crumnplingRecently, I sat in on a TalentNet Interactive Radio show. The selected topic was Employment Branding, but much of what we talked about had to do with the candidate experience, and all that begins with the career site.

While blogs and micro-blogs, social recruiting and stealth sourcing, get all the attention, the career site (often the baby of HR and IT, maybe….marketing) that dominates much of the applicant’s brain space.

Attracting applicants is no longer about simply having a functional career site or portal. In a nutshell, the “if you build it, they will come” mindset, left a long time ago…

It used to be that companies needed to post a link to their openings and give candidates the opportunity to apply, but career sites have a higher bar to reach in today’s crowded market. Getting your career site together requires:

Simplicity rules: People know what they want to do and where they want to do it. The company homepage acts as a beacon to folks looking for a specific gig. If the homepage is where they naturally gravitate, you need to ensure that your careers page is front and center, figuratively speaking. If your careers page is tough to find or takes forever to get to, fuggedaboutit!

Get current: If your openings are out of date, your jobseekers will be frustrated. Period. Rather than put a generic email address out there or jobs that have long been filled, fill that space with consistent needs (evergreen reqs) and company culture promoting stuff. Then let candidates get to know the different departments before giving them the option of sending in their resume. And for heaven’s sake, make the openings easy to search by department, location and title!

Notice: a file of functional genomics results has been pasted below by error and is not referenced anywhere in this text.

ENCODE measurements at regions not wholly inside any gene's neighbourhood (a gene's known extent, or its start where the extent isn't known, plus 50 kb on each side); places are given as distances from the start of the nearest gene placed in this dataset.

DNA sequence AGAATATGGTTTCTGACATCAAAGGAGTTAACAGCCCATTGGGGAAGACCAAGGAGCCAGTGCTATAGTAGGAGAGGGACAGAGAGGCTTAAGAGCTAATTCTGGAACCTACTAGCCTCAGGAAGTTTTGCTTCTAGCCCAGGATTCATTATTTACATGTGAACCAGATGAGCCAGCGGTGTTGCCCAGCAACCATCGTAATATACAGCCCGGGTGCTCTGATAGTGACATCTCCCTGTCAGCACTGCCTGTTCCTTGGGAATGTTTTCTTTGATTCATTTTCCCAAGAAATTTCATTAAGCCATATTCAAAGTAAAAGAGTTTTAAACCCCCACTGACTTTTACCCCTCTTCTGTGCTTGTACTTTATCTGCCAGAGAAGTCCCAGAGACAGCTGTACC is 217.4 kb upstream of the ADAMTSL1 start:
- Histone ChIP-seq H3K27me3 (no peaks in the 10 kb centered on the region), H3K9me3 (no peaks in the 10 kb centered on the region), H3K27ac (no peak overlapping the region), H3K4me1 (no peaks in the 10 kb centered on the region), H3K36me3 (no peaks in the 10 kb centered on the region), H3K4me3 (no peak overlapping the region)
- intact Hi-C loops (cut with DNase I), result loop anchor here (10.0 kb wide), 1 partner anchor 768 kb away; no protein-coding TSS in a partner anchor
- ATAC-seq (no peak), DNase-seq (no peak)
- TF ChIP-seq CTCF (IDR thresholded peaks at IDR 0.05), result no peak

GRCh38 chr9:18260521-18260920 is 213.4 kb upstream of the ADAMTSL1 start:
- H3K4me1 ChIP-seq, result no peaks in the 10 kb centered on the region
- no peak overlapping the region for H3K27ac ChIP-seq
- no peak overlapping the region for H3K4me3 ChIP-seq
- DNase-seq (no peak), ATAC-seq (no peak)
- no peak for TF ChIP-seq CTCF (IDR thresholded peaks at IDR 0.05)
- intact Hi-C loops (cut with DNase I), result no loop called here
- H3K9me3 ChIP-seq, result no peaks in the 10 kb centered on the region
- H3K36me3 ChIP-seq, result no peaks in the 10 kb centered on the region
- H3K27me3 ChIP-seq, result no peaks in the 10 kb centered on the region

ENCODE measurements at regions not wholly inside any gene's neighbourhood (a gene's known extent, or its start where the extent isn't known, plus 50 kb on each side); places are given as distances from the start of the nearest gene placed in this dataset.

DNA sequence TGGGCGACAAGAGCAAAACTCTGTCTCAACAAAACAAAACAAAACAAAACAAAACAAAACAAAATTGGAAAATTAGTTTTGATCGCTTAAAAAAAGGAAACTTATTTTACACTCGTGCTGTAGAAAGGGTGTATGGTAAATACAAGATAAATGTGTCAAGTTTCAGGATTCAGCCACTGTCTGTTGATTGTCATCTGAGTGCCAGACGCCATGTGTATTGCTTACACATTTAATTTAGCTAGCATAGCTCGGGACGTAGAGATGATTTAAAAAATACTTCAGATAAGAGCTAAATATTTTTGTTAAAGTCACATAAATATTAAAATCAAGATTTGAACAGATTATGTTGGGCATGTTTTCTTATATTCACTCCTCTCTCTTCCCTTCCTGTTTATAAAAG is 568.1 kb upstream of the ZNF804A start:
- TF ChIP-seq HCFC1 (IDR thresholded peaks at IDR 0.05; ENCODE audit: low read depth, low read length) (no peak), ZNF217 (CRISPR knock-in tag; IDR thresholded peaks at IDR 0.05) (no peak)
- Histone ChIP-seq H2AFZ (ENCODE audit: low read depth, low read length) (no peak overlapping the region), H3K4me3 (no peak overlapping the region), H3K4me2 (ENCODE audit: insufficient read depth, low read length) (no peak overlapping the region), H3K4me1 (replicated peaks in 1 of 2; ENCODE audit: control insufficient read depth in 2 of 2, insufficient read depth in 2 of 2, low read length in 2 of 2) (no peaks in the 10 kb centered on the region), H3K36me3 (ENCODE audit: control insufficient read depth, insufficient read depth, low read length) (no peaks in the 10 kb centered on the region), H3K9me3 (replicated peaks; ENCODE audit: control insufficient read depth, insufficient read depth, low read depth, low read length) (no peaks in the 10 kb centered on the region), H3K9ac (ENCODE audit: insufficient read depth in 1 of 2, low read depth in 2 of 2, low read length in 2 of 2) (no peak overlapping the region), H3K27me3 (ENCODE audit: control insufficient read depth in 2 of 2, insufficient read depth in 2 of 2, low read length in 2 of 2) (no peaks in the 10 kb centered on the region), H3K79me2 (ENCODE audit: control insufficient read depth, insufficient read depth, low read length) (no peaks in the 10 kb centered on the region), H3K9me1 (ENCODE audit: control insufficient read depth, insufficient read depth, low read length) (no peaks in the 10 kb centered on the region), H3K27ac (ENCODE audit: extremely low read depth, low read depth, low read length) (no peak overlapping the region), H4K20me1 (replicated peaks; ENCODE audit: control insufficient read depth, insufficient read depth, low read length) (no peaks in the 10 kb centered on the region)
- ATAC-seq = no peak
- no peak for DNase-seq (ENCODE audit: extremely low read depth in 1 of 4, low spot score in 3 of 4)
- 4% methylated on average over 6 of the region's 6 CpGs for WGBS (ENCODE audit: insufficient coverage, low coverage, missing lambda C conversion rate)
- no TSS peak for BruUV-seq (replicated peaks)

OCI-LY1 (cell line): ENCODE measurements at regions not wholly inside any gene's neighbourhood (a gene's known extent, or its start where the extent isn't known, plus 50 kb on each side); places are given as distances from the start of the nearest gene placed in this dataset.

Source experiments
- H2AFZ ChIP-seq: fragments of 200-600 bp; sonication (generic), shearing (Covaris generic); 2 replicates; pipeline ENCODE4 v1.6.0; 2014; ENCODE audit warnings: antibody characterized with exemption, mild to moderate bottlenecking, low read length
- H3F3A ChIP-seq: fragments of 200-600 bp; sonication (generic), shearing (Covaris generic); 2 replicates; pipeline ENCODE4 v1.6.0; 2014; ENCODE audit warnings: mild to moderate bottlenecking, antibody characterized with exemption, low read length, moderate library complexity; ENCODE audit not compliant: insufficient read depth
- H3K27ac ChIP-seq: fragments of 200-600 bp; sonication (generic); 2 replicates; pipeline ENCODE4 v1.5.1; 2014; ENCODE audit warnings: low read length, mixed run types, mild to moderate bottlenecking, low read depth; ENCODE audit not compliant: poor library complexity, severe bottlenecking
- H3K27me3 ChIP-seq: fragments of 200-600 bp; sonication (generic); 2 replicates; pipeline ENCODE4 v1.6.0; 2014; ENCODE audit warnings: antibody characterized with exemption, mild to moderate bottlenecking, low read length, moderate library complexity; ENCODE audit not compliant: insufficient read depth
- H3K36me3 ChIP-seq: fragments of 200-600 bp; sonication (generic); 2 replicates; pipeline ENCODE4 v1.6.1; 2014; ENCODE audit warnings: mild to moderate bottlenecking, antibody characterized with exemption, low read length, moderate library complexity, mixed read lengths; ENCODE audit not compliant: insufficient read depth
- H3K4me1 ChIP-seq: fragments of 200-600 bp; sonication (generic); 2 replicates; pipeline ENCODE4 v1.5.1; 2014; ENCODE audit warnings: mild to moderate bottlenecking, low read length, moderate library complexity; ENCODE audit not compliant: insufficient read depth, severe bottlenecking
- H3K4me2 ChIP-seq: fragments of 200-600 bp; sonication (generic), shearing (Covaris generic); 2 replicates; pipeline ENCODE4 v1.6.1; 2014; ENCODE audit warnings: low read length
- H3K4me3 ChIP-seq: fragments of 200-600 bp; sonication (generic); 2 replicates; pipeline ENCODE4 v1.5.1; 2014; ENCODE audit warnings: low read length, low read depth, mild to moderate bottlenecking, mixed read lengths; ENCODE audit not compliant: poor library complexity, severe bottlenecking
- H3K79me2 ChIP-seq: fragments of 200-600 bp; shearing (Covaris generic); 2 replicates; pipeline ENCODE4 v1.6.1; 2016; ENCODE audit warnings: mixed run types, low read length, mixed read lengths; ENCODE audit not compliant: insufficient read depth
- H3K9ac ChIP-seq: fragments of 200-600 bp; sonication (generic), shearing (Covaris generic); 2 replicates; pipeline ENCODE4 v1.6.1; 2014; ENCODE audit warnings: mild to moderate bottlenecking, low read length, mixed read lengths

Experience matters: With job titles a veritable morass of ego and culture-specifics duties, it’s up to the employers to make it obvious how much experience you need for a certain level of position. A director level in a startup may look very different even in a medium sized company. Make it easy for job seekers for figure out where they belong.

Invite them back: Making sure that you capture pertinent information when potential applicants visit your site is paramount. Hopefully, there are more than just current opportunities at your company and knowing where your talent pipeline is when the time comes to reach out will help both your applicants and your internal recruiting team.Many sites are using retargeting, talent community platforms and CRM to capture this information.

Make it a hub:  How do people find your career site? Do you advertise? Link to it from your job advertisements? Add it to your company LinkedIn? Think of the ways you can make the career site a central location from all other avenues to your brand.

Hello?: If you aren’t giving your applicants a way to reach you (meaning integrated email) you are missing out! Not only will it frustrate potential candidates, it will double up on work for you. Career sites and platforms that allow email integration are crucial to creating an efficient career site.

Go Mobile: If your applicants are users of mobile (duh, everyone is), you need to make sure that your site is responsive and offers a way to apply on the go. Many offer one-click apply by LinkedIn, but a link emailed to the email address on file is a way that the application can be picked up later from a desktop.



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